4. Voice dictation, with system like dragon, can require lots of training and customization, but can be useful in many cases.
  5. Transcription, embedded as an EMR note, is going to remain here for a long-time, as it’s simple and efficient.
  6. Hand written notes on a tablet notebook converted to text with quick point-and-click EMR, is a great option for a dexterous phy-sician.
  7. Bar-coded paper encounter forms scanned, indexed and data mined by manual intervention to complete a chart.

The Prescription Writer streamlines the entire prescription writing process making it simple, fast and effective. With a single click physician can fax saved prescriptions to the pharmacy by WLAN or print it at your office using Bluetooth and infrared printers. It automatically checks for drug-drug and drug-allergy interactions that allow the provider to dispense medication safely.

Providers can order patient tests directly from their handhelds or computers to the lab, for fast processing and immediate action. Test results are di-rectly transmitted from the lab to be attached to the patient record in the EMR. This reduces the coordination time and effort between the provider and the lab.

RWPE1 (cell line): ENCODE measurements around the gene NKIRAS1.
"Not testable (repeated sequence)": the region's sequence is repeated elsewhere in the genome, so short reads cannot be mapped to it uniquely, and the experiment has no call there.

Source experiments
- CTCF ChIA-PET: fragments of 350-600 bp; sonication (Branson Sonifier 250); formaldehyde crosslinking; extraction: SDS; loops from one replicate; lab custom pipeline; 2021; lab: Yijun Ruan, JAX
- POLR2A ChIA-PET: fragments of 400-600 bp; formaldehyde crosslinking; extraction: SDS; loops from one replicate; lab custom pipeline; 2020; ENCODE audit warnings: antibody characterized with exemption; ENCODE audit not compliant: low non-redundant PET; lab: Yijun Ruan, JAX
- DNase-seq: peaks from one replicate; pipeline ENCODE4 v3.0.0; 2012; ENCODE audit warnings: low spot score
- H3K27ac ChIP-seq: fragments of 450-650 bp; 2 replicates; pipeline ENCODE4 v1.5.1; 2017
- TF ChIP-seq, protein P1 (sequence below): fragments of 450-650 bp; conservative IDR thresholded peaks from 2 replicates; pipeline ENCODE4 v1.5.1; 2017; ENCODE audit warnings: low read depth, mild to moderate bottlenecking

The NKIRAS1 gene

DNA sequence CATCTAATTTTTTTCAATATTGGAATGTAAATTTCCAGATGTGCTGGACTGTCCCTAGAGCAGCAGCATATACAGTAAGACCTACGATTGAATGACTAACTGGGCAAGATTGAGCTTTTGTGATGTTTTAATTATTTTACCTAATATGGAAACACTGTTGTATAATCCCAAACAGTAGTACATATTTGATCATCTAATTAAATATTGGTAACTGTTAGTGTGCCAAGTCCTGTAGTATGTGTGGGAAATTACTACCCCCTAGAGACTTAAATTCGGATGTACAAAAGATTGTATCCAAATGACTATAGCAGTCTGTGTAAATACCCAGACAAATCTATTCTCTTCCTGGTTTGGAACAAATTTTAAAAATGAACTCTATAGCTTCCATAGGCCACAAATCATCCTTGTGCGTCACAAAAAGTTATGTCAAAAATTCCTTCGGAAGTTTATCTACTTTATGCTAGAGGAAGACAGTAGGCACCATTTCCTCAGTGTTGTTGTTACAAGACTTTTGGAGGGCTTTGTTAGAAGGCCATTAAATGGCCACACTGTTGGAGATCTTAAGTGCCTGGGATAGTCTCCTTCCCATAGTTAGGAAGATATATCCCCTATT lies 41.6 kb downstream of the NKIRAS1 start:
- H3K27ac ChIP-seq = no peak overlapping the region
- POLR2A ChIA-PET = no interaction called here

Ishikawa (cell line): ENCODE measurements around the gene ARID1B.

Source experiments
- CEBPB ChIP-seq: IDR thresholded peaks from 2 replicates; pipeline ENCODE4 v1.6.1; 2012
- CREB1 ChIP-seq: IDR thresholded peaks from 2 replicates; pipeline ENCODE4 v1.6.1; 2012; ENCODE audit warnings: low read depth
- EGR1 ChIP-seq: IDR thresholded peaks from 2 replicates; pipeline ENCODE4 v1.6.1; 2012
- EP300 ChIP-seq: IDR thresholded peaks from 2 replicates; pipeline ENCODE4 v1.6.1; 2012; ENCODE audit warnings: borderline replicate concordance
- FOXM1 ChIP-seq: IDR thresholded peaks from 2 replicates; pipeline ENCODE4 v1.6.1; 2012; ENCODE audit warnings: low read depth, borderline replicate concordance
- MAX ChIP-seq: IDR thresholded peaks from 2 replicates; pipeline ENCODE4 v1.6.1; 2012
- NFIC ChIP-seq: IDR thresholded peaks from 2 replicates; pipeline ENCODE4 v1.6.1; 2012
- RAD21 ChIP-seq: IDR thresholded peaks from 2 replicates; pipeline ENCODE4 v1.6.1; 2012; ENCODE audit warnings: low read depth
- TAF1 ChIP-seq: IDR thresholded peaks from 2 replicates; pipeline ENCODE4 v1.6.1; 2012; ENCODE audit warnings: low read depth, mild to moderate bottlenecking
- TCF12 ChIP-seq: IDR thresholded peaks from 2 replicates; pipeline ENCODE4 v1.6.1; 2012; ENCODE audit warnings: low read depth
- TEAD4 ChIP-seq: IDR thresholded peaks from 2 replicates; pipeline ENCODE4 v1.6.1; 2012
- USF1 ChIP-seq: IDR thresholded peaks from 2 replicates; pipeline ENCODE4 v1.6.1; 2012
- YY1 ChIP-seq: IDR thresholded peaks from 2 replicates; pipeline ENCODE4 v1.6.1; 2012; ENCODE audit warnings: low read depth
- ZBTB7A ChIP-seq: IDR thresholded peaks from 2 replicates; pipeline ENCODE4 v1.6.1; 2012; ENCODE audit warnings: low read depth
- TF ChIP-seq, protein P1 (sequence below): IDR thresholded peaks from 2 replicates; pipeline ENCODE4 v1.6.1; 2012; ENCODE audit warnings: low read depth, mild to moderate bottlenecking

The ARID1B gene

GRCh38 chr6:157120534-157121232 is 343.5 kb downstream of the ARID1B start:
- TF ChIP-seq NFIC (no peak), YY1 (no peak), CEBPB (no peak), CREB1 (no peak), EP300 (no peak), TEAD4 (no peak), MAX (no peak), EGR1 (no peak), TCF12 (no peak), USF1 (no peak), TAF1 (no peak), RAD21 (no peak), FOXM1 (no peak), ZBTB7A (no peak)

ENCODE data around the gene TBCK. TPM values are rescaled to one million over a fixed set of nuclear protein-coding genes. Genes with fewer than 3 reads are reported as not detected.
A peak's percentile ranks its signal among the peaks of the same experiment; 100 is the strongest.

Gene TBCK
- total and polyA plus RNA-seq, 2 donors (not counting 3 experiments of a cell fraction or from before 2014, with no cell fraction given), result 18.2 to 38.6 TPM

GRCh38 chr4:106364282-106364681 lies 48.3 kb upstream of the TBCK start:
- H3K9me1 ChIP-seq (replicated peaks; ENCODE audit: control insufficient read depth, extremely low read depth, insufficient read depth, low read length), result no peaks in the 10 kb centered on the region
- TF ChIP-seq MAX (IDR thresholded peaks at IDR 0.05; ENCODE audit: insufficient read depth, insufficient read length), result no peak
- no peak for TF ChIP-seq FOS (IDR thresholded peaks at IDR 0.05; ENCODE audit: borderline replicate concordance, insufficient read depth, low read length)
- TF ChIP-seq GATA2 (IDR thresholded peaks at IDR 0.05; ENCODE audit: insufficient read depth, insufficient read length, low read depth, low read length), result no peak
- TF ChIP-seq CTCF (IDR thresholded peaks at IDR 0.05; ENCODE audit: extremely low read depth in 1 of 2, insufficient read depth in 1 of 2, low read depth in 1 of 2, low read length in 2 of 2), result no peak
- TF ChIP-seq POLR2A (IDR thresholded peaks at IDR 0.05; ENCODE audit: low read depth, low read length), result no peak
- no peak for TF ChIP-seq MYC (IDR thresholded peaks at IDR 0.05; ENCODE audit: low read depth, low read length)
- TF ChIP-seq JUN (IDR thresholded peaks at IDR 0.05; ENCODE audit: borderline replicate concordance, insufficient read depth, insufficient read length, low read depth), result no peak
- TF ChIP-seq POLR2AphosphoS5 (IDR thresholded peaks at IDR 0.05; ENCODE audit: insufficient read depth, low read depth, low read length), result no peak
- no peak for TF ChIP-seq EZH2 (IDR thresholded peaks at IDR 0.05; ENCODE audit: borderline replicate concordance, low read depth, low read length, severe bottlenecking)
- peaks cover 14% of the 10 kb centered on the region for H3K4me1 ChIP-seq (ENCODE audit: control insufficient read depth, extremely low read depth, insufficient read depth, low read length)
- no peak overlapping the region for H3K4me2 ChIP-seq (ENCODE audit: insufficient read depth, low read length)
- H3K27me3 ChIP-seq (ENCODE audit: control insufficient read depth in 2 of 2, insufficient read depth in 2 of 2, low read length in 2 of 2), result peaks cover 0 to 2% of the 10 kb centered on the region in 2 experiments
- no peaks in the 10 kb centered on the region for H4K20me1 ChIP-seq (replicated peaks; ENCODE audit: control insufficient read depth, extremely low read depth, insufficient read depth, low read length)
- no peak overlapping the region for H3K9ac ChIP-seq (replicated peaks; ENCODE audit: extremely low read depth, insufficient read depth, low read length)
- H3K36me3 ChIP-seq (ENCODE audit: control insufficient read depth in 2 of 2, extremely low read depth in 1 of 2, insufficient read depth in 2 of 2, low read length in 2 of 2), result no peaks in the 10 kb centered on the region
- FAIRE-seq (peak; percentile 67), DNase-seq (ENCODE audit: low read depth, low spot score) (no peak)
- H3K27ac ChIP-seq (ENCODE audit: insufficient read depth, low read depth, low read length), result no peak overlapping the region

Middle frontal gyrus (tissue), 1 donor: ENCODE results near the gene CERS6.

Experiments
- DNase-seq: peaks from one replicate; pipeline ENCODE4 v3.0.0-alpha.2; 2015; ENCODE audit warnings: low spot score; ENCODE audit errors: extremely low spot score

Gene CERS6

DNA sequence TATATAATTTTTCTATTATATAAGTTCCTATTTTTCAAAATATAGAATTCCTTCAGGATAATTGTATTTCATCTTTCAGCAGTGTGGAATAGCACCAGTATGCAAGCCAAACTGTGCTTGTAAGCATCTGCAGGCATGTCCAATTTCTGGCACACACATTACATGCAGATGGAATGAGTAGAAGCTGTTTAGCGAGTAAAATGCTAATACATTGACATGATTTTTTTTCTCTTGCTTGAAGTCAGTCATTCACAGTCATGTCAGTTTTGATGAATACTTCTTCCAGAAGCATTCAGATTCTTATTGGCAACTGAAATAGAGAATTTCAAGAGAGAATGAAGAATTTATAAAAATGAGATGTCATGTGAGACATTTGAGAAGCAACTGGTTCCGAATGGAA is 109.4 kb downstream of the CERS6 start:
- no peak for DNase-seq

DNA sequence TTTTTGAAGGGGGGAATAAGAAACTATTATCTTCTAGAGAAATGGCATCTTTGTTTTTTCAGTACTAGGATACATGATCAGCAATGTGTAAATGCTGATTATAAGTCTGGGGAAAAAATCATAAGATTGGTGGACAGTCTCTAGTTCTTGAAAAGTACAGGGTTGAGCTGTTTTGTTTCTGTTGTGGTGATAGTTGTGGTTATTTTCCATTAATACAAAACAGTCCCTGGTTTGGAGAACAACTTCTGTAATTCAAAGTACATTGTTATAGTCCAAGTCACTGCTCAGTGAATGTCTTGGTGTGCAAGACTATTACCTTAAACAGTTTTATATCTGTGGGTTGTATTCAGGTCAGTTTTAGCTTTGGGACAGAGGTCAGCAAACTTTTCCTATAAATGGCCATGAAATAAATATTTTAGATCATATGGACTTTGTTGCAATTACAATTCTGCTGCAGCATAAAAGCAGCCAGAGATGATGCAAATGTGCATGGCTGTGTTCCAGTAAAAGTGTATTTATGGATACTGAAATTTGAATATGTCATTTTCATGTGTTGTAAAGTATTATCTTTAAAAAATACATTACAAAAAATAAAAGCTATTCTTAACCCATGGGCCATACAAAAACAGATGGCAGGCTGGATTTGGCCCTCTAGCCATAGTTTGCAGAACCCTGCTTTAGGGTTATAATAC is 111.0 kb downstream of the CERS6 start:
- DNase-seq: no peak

Electronic Document Management Systems can easily automate routine office tasks such as filing, storing, and researching patient medical records pro-viding universal accessibility to all scanned documents in digital format.

Providers can reduce lost charges, denied claims, and time-to-billing rates by using automated charge capture at the point of care. Accurate claims and coding lead to fewer rejections and denials, and also reduce follow up calls and reclaims for lost charges.


Electronic seamless Practice Management System allows the practice to manage all patient billing and accounting seamlessly and efficiently. Being fully integrated with the EMR, appointment system and charge capture, it allows quick and easy billing while ensuring a high degree of accuracy and trace-ability. It also unifies in-house transcriptionist(s) and other administra-tive staff.


Hospitals, Referring Physicians, Labs, Pharmacies and Payers can easily assess all the patient information efficiently and accurately through a unified EMR System. A UNIFIED EMR system is the way to move forward to bring all the important players together and to create a common medical community.

I am confident that once the seriousness of automation is fully appreciated by adhering to practice needs, EMR will not only make a practice efficient, but also for the entire medical community–and save billions of dollars of healthcare cost.

To find out how unified EMR can provide the best return on investment for your practice please visit this website: